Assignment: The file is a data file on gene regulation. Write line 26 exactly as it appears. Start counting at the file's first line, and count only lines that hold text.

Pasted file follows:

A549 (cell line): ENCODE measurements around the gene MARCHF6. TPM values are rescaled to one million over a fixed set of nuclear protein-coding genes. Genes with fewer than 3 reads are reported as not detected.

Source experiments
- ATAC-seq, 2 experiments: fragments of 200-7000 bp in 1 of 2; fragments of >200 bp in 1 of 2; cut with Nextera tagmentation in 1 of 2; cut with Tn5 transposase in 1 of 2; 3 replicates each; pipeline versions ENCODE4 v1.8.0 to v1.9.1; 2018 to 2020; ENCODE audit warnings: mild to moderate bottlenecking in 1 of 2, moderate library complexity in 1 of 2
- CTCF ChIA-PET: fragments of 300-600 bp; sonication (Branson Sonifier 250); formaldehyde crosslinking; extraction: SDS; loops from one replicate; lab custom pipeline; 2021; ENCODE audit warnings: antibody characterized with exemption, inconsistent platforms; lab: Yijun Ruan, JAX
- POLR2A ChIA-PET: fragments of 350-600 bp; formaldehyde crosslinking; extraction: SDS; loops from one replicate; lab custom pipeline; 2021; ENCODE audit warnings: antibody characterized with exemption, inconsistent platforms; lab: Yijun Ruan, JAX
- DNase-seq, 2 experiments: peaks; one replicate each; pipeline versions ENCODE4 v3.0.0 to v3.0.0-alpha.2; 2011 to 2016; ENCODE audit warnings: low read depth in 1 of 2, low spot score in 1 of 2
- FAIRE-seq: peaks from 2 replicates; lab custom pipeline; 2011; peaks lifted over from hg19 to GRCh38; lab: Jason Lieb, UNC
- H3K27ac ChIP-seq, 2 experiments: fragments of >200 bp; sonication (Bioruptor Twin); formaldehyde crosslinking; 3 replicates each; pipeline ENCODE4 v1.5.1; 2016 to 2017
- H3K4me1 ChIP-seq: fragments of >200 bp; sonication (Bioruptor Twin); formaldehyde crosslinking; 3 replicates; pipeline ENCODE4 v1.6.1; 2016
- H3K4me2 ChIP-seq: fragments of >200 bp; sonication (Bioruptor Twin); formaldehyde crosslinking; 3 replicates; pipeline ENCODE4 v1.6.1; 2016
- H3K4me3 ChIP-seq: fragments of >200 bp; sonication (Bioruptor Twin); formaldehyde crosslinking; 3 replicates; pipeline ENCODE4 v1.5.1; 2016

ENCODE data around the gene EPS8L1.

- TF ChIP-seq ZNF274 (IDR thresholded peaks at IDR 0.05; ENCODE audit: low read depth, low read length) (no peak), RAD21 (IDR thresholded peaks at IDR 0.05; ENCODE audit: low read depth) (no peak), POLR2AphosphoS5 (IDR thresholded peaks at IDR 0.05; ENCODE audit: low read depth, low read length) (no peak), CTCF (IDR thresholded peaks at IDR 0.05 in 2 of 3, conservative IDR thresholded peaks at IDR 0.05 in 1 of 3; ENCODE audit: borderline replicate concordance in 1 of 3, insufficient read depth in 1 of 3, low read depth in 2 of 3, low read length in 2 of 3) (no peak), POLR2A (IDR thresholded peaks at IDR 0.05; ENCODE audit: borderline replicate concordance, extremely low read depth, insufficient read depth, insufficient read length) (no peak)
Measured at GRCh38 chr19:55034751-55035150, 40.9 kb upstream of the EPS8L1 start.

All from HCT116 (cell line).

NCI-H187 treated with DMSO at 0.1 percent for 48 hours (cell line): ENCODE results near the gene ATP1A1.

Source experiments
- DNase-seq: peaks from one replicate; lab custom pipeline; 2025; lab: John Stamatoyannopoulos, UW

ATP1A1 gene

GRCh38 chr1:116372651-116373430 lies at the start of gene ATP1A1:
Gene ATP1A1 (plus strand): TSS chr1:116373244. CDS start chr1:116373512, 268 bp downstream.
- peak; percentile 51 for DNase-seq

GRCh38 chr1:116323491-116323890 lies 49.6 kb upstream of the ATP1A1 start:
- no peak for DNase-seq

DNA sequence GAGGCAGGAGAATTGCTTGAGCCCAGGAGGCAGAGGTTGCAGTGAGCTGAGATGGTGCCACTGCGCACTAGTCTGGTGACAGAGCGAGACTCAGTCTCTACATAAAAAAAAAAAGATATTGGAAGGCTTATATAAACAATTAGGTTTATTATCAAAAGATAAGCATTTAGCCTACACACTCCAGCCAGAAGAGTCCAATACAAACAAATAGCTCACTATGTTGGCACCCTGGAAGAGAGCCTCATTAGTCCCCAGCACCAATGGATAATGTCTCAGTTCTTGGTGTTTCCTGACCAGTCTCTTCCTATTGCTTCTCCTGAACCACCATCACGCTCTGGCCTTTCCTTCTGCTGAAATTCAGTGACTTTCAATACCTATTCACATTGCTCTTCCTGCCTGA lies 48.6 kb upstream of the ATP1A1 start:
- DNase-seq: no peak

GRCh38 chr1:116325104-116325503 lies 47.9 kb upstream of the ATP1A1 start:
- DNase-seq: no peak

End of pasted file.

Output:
- DNase-seq: no peak